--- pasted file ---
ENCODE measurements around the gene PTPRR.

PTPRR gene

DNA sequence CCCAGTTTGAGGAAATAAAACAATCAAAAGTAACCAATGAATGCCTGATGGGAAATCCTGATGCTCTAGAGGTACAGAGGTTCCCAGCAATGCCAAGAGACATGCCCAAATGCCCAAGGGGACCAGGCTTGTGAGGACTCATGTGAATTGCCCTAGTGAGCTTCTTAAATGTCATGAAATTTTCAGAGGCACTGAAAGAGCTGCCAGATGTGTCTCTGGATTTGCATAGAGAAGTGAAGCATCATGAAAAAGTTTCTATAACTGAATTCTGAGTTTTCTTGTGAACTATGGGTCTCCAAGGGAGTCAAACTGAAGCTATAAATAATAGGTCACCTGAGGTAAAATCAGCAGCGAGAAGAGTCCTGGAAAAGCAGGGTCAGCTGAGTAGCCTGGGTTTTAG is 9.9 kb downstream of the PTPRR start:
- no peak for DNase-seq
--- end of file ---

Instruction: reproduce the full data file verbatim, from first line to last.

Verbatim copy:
ENCODE measurements around the gene PTPRR.

PTPRR gene

DNA sequence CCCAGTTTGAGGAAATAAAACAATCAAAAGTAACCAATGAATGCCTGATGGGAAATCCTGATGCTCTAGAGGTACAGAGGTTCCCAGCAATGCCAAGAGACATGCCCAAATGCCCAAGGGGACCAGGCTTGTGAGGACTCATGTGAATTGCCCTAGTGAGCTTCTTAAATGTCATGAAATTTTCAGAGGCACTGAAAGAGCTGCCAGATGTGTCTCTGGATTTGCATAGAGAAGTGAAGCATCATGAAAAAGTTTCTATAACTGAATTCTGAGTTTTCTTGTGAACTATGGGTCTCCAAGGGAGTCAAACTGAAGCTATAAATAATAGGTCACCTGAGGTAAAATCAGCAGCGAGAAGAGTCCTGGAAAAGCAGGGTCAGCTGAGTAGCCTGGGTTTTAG is 9.9 kb downstream of the PTPRR start:
- no peak for DNase-seq